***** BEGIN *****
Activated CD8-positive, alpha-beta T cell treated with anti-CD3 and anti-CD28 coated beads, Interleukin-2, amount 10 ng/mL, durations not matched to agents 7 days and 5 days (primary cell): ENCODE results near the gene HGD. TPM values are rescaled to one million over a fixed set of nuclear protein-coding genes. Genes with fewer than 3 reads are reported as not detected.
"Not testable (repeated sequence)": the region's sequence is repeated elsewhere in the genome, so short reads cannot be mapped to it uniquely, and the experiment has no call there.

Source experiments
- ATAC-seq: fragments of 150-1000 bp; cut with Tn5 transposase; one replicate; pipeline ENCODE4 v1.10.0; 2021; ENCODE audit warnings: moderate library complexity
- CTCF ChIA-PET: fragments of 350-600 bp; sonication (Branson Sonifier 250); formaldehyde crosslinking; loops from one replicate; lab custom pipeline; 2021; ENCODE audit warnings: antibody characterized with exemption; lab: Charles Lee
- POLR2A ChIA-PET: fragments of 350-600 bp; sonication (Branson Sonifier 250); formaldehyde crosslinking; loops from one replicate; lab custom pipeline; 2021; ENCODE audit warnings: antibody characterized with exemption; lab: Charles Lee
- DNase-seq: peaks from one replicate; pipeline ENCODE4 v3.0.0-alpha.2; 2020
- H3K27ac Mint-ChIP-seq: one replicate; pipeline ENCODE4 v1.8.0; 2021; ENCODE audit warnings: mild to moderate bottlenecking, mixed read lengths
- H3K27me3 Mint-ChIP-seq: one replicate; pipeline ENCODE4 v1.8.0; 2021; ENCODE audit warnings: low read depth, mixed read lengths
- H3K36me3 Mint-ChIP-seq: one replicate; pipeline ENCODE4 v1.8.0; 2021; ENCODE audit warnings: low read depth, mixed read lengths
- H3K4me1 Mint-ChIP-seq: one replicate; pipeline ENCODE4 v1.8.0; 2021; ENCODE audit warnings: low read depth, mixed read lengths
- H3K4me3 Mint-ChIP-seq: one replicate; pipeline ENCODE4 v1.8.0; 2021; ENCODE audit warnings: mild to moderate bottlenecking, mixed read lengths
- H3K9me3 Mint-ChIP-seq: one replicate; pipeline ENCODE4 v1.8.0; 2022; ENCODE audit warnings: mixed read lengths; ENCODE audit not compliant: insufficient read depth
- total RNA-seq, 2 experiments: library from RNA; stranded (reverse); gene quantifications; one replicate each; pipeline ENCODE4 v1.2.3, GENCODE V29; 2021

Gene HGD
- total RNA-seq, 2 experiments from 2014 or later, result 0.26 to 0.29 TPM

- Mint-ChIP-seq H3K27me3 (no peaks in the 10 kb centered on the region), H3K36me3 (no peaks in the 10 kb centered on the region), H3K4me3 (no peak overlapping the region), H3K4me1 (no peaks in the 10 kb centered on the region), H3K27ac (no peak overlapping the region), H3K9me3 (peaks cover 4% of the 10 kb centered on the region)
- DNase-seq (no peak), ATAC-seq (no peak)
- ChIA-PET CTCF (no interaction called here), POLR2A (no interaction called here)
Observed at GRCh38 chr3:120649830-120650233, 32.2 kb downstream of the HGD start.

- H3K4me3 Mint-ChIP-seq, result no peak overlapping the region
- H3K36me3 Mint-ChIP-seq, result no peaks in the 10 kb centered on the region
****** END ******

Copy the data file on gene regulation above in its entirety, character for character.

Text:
Activated CD8-positive, alpha-beta T cell treated with anti-CD3 and anti-CD28 coated beads, Interleukin-2, amount 10 ng/mL, durations not matched to agents 7 days and 5 days (primary cell): ENCODE results near the gene HGD. TPM values are rescaled to one million over a fixed set of nuclear protein-coding genes. Genes with fewer than 3 reads are reported as not detected.
"Not testable (repeated sequence)": the region's sequence is repeated elsewhere in the genome, so short reads cannot be mapped to it uniquely, and the experiment has no call there.

Source experiments
- ATAC-seq: fragments of 150-1000 bp; cut with Tn5 transposase; one replicate; pipeline ENCODE4 v1.10.0; 2021; ENCODE audit warnings: moderate library complexity
- CTCF ChIA-PET: fragments of 350-600 bp; sonication (Branson Sonifier 250); formaldehyde crosslinking; loops from one replicate; lab custom pipeline; 2021; ENCODE audit warnings: antibody characterized with exemption; lab: Charles Lee
- POLR2A ChIA-PET: fragments of 350-600 bp; sonication (Branson Sonifier 250); formaldehyde crosslinking; loops from one replicate; lab custom pipeline; 2021; ENCODE audit warnings: antibody characterized with exemption; lab: Charles Lee
- DNase-seq: peaks from one replicate; pipeline ENCODE4 v3.0.0-alpha.2; 2020
- H3K27ac Mint-ChIP-seq: one replicate; pipeline ENCODE4 v1.8.0; 2021; ENCODE audit warnings: mild to moderate bottlenecking, mixed read lengths
- H3K27me3 Mint-ChIP-seq: one replicate; pipeline ENCODE4 v1.8.0; 2021; ENCODE audit warnings: low read depth, mixed read lengths
- H3K36me3 Mint-ChIP-seq: one replicate; pipeline ENCODE4 v1.8.0; 2021; ENCODE audit warnings: low read depth, mixed read lengths
- H3K4me1 Mint-ChIP-seq: one replicate; pipeline ENCODE4 v1.8.0; 2021; ENCODE audit warnings: low read depth, mixed read lengths
- H3K4me3 Mint-ChIP-seq: one replicate; pipeline ENCODE4 v1.8.0; 2021; ENCODE audit warnings: mild to moderate bottlenecking, mixed read lengths
- H3K9me3 Mint-ChIP-seq: one replicate; pipeline ENCODE4 v1.8.0; 2022; ENCODE audit warnings: mixed read lengths; ENCODE audit not compliant: insufficient read depth
- total RNA-seq, 2 experiments: library from RNA; stranded (reverse); gene quantifications; one replicate each; pipeline ENCODE4 v1.2.3, GENCODE V29; 2021

Gene HGD
- total RNA-seq, 2 experiments from 2014 or later, result 0.26 to 0.29 TPM

- Mint-ChIP-seq H3K27me3 (no peaks in the 10 kb centered on the region), H3K36me3 (no peaks in the 10 kb centered on the region), H3K4me3 (no peak overlapping the region), H3K4me1 (no peaks in the 10 kb centered on the region), H3K27ac (no peak overlapping the region), H3K9me3 (peaks cover 4% of the 10 kb centered on the region)
- DNase-seq (no peak), ATAC-seq (no peak)
- ChIA-PET CTCF (no interaction called here), POLR2A (no interaction called here)
Observed at GRCh38 chr3:120649830-120650233, 32.2 kb downstream of the HGD start.

- H3K4me3 Mint-ChIP-seq, result no peak overlapping the region
- H3K36me3 Mint-ChIP-seq, result no peaks in the 10 kb centered on the region